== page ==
Microbial Diversity Essay

Microbial Diversity Essay

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Micro- and macro-organisms are habitually associated with interactions shaping contrasting environments between different host-microbial communities {{59 Hughes-Martiny, J.B. 2006;}}. These interactions are microbial dominated as microbes outnumber host cells by many orders of magnitude {{68 Savage, D.C. 1977;}} and provide metabolic functions lacking from the host {{69 Gill, S.R. 2006;}}. Naturally occurring populations can also include interactions between host-pathogens colonization {{16 Critzer, F.J. 2010;}} or health and disease states{{20 Frank, D.N. 2007; 21 Ley, R.E. 2005;}}. Interactions may elude to the importance of symbiotic or mutualistic relationship in community structure {{22 Ley, R.E. 2008; 40 Walter, J. 2010; 38 Oh, P.L. 2010; 39 Frese, S.A. 2011;}}.
Ecosystems, including engineered ones, are complex systems in which microorganisms occur in heterogeneous communities. Their behavior in the environment is often unknown due to the lack of proper detection and identification techniques. There has been a long-standing need for more accurately assessing microbial ecosystems {{70 Stahl, D.A. 1988;}}. Historically microbial ecology was reductive based on solely on the ability of microbes to be cultured, analyzed, and enumerated {{10 Mack, W.N. 1977;}}; microbes meeting this criterion were thought to comprise the dominating members of the environments they were isolated from, however most environments are dominated by uncultured microorganisms. In some environments it is estimated that as many as 99% of the endogenous species are uncultivable with existing methodologies {{74 Amann, R.I. 1995;}}. This means that any survey of microbial community members relying solely on culture-based techniques such as plate counts or ...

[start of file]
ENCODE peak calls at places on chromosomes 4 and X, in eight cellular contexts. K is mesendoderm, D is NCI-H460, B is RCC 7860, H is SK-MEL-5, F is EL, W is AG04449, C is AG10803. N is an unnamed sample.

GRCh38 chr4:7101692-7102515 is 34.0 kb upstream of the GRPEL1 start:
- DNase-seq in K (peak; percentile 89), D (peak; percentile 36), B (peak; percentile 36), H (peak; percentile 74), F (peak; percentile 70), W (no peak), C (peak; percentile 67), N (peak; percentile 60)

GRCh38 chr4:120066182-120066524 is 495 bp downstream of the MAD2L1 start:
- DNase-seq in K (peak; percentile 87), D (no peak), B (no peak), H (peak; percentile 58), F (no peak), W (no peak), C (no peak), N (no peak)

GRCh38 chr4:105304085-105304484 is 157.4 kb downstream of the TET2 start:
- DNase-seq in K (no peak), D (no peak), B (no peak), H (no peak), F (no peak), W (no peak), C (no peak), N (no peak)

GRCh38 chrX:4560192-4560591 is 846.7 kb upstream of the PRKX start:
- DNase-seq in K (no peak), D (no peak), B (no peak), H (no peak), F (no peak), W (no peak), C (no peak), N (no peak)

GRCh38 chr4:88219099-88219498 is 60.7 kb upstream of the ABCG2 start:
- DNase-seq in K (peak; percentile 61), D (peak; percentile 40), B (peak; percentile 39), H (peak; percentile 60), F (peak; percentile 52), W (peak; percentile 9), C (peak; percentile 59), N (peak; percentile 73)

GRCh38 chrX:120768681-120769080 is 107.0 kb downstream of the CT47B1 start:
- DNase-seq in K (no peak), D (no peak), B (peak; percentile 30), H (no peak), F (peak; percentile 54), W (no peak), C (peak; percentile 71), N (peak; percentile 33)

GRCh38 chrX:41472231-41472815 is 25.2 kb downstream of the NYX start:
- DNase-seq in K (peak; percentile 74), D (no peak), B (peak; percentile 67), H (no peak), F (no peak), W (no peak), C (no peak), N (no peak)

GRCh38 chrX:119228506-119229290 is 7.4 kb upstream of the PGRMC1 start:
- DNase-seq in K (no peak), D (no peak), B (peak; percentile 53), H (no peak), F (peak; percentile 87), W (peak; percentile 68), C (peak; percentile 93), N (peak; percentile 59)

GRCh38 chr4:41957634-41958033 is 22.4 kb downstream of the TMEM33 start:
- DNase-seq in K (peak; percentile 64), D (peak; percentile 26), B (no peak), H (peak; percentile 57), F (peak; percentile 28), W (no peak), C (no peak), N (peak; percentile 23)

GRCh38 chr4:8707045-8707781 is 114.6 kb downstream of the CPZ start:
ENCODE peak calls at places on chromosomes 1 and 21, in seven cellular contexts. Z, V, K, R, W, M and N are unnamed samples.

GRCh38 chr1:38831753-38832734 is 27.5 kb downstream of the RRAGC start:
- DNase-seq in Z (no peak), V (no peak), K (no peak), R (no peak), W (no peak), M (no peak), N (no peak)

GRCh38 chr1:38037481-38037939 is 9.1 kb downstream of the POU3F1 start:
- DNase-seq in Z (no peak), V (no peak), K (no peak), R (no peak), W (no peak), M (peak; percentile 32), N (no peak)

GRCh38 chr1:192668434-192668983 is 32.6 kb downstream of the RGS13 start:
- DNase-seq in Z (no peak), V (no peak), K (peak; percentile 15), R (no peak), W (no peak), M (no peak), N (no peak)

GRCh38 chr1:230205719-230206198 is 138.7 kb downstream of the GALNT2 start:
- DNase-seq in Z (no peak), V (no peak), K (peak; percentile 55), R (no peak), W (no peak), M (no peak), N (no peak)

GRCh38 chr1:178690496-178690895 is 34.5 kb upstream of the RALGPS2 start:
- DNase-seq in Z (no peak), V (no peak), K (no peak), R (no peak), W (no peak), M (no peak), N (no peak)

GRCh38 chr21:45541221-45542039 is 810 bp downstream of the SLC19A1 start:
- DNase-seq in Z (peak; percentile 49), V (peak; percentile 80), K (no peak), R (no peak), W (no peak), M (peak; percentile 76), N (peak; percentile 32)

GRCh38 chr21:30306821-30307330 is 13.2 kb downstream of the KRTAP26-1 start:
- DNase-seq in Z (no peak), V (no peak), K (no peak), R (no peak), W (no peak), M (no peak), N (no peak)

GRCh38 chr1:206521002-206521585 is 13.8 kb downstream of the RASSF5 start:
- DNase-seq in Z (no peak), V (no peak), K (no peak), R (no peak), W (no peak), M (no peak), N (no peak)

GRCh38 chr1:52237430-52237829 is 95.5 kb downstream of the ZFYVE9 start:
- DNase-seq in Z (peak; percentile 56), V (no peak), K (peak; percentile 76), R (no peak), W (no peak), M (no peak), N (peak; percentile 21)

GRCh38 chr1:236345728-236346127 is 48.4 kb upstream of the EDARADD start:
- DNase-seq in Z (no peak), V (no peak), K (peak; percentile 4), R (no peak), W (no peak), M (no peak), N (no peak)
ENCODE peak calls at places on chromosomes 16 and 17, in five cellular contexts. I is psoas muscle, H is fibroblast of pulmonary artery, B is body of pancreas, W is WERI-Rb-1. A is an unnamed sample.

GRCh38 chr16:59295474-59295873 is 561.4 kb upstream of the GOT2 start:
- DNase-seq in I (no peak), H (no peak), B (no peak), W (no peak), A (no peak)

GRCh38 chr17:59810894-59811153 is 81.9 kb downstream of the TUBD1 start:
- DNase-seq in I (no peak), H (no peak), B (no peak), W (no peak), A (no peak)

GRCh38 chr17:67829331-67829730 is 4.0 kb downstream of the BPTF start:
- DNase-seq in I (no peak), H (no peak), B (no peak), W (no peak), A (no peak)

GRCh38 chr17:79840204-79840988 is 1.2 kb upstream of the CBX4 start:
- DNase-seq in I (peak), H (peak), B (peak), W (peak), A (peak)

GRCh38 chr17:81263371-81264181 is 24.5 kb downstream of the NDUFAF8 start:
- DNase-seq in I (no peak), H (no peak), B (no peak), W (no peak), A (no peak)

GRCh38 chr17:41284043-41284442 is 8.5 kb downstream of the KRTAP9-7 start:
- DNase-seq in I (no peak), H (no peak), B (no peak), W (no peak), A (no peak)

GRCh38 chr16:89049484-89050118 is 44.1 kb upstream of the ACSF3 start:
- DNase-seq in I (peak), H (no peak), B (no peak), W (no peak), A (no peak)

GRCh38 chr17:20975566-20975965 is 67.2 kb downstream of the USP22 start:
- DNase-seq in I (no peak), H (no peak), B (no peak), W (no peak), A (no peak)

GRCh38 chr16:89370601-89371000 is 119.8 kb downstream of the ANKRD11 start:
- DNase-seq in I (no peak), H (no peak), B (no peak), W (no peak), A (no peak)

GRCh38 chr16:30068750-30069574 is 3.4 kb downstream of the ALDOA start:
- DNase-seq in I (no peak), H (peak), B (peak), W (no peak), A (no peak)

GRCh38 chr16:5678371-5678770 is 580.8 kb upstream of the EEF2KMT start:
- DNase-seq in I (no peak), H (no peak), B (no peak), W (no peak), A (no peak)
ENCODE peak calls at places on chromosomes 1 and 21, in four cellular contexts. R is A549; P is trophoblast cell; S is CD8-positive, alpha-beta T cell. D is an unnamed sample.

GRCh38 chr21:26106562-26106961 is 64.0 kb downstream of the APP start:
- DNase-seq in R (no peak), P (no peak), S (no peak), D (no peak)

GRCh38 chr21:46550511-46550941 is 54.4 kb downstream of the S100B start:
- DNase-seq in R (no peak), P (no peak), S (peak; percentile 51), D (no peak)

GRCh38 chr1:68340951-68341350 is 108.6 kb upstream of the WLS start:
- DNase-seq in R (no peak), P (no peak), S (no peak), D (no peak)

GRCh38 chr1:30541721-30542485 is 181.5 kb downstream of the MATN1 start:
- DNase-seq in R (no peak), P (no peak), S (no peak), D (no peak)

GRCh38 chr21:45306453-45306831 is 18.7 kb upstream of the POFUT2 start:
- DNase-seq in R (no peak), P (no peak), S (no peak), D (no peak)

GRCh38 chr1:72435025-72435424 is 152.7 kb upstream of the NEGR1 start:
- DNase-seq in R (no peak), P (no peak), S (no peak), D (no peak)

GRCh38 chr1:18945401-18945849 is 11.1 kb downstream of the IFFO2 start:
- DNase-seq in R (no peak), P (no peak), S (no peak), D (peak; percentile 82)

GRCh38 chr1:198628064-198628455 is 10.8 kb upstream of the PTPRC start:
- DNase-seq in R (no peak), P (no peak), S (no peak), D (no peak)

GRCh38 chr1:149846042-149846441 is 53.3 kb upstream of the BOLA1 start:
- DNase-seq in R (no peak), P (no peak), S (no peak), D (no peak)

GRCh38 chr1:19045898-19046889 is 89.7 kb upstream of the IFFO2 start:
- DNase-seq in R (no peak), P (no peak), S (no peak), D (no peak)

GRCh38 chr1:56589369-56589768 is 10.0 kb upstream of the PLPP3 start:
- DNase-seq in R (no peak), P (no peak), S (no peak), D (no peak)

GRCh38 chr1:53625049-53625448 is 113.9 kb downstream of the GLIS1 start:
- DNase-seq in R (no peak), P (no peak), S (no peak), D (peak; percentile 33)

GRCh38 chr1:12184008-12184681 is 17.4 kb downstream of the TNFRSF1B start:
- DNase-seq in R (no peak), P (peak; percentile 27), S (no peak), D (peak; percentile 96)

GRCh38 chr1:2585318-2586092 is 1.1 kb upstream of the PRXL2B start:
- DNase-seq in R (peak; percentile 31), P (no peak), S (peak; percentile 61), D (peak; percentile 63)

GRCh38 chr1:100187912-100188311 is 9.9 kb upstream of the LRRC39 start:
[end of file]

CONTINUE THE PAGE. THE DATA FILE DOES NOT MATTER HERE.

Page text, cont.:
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...ant bacteria comprising spinach and fecal isolates. However, if rare species are more important in detecting differences between wholesome and contaminated foods then a much deeper characterization of the microbiome may be required.20
Community profiling through massively parallel sequencing is still time consuming and highly technical, therefore is limited to laboratory settings. To implement risk management techniques, candidates from sequencing relating to a high risk of fecal contamination will need to be analyzed through other methods. Quantitative real-time PCR is an attractive application for this as it allows for 96 different reactions to be completed simultaneously within a few hours. If high risk microbial candidates can be identified and established, future work would focus on implementing alternative methods that could be utilized in the food industry.

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